Grace Carney, Contributing Writer
On Thursday, October 1, SUNY Oneonta hosted its annual Study Abroad Fair in the Chase Gym. Although studying abroad has been an option for college students for the past several decades, it seems to have peaked in popularity for millennials in recent years.
Through the SUNY system, students can choose between over 70 different countries, which are facilitated through over 600 programs. There is great flexibility in the amount of time students can study abroad also, as you can choose to go for a full year, a single semester, a winter session, or a summer session. Some of the most popular places to study abroad include the U.K., France, Spain, Italy, and Australia. However, don’t let the more frequently chosen destinations prevent you from going where you would most like to study—Singapore, South Africa, Brazil, New Zealand, Turkey, or Sweden are equally as compelling and exceptional countries to explore and study in.
The SUNY system makes the process of enrolling and transferring credits efficient and accessible, as students from any SUNY institution are able to study abroad through any other SUNY school’s program. The cost of studying abroad is roughly equal to the tuition of a semester of college. Housing options range between living in an apartment complex, staying with a host family, or living on a campus, although only a small handful of campuses offer on-campus housing. The best element of studying abroad is being able to immerse yourself into another country’s culture, something that may be entirely different from your own.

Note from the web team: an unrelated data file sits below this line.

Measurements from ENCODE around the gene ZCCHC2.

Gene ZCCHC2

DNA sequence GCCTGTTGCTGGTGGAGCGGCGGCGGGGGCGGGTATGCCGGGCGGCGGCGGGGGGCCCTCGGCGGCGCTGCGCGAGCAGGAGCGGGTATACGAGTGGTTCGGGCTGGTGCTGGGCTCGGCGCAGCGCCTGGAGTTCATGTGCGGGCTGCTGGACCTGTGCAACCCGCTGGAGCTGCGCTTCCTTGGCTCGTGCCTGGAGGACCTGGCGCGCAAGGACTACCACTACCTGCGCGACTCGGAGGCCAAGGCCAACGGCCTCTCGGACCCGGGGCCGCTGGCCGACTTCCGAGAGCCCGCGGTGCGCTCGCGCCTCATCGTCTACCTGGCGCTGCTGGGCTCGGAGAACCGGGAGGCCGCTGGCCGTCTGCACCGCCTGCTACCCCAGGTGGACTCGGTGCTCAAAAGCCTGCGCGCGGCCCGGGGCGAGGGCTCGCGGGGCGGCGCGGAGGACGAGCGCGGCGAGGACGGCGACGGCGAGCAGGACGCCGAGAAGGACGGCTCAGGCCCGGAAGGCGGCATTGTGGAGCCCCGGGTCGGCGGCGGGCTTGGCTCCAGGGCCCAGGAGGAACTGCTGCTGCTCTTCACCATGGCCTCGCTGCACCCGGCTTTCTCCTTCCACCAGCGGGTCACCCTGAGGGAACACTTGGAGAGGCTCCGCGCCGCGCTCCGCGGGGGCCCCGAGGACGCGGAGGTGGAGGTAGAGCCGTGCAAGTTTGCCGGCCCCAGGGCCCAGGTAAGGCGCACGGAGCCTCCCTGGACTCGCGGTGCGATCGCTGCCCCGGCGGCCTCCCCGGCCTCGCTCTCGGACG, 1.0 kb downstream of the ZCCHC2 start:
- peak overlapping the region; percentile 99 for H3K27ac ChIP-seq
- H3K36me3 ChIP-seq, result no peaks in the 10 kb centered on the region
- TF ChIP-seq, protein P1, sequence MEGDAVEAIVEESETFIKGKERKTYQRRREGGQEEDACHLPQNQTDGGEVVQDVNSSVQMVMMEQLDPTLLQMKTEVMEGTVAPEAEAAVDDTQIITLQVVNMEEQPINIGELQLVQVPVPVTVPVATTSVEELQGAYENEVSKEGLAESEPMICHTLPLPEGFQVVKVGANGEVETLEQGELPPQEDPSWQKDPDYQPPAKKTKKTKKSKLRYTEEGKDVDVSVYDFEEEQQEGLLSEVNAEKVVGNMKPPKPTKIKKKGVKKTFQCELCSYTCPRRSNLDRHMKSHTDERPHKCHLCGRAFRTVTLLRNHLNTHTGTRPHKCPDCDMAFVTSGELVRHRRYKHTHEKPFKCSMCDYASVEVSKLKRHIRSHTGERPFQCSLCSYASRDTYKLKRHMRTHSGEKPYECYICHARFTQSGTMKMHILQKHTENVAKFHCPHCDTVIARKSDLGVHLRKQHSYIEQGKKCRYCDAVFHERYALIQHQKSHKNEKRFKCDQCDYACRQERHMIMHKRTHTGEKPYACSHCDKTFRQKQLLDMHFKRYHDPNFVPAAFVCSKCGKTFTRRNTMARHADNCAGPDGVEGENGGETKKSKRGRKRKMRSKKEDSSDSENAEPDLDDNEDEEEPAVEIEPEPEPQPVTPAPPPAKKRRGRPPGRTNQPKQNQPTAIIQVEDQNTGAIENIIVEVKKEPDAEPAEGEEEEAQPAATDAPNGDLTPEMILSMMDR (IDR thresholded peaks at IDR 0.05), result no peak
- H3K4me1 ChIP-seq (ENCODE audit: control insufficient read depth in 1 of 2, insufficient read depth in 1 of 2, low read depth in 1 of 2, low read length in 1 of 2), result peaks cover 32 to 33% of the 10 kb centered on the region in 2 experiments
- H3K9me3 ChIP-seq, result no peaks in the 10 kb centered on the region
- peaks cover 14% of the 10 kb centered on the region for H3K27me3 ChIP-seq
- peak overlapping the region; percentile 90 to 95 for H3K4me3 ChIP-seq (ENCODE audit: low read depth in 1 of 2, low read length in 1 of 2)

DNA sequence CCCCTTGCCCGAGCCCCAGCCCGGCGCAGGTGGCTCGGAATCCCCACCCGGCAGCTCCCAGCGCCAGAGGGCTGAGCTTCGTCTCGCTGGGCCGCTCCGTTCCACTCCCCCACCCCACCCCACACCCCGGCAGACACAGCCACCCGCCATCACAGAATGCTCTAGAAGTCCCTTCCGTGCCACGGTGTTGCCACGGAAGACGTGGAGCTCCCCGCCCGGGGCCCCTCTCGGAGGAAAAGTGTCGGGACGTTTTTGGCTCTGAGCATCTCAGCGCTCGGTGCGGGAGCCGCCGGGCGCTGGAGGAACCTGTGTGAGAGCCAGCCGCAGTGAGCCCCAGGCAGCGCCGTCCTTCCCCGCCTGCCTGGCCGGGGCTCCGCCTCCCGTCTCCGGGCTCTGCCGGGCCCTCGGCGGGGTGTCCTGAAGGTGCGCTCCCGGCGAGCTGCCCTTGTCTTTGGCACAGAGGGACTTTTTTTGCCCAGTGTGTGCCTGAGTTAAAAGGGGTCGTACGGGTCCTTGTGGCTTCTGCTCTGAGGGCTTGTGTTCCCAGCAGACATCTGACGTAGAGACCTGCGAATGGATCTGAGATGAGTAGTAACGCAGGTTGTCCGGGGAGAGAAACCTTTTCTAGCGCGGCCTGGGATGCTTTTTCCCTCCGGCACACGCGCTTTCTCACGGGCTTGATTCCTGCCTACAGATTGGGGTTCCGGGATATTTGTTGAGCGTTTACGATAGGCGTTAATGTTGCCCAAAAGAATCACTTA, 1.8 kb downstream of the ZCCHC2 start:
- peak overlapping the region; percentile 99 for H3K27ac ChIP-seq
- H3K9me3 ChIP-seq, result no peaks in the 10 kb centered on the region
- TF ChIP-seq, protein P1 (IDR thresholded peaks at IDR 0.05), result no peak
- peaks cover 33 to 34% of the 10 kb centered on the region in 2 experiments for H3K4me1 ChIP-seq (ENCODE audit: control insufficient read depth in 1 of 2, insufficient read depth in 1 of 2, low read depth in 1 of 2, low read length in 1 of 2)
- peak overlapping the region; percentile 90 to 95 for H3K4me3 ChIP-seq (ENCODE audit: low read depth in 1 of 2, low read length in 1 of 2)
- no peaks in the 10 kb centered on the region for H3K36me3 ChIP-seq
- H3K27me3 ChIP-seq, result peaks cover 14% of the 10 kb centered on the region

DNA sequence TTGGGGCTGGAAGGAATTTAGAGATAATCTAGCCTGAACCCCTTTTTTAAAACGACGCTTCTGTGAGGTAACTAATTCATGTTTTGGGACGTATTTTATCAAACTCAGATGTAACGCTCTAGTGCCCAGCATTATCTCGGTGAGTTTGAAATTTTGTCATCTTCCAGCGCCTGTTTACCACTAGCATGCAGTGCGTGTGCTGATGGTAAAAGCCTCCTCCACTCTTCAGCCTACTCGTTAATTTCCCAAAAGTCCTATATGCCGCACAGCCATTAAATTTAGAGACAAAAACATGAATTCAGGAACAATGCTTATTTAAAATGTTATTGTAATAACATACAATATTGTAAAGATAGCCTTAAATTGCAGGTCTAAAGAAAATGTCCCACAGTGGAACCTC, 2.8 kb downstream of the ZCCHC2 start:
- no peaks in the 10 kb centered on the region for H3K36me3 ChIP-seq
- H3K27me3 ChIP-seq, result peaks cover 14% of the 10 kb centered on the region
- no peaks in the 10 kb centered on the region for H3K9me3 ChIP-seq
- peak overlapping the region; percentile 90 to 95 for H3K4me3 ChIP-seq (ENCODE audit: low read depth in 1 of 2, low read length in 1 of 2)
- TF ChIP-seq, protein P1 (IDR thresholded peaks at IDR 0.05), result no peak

Studying abroad also fosters independence and self-reliance, in addition to giving you the opportunities to make friends and network on an international scale. It is not essential to be able to speak fluently in the language of the country you are visiting because many countries teach English as a second language, so the citizens may have had some access to learning how to speak English. If staying with a host family, it is best to be somewhat familiar with basic terms and phrases, so you can do your part in meeting them halfway when it comes to communicating verbally.
Some programs offer courses taught fully in English. Many courses at foreign universities have a tremendous mix of international students, so you will not likely be flying solo as the only American student enrolled in the university.
One of the most fun aspects of studying abroad is the opportunity you have to travel, sightsee, and be the quintessential tourist you always dreaded having to cross paths with as a New York native. Every weekend, you can broaden your horizons and travel to neighboring countries by plane or train. You can sign up for hiking, camping, and other excursions, or simply be a tourist and investigate city life by visiting parks, museums, and cafes. Sightseeing is embedded within the adventure.
In certain countries, depending on your major, you can volunteer in townships, and do work such as teaching children, helping to construct homes for impoverished or unindustrialized communities, and tutoring other students. You can also participate in internships while abroad, working in fields such as education, business, event planning, or athletics.
Many students come back from studying abroad having loved their experience and are eager for their next chance to travel outside of the U.S. Studying abroad stands out as a positive factor on any recent college graduate’s résumé in addition to allowing you to pick up a new language to a greater extent than you could have by just studying words on paper for a year. It is truly a once in a lifetime experience.
Although traveling to other countries is time consuming and expensive, studying abroad in college has become so common that study abroad programs have adapted to being efficient in answering any questions, concerns, or troubles that might come from their prospective travelers. It’s also easier to travel in college than it is when you are trying to establish a career and pay back student loans. It’s best to utilize the freedom and opportunity of being able to travel, learn, network, and live in another country while you still can.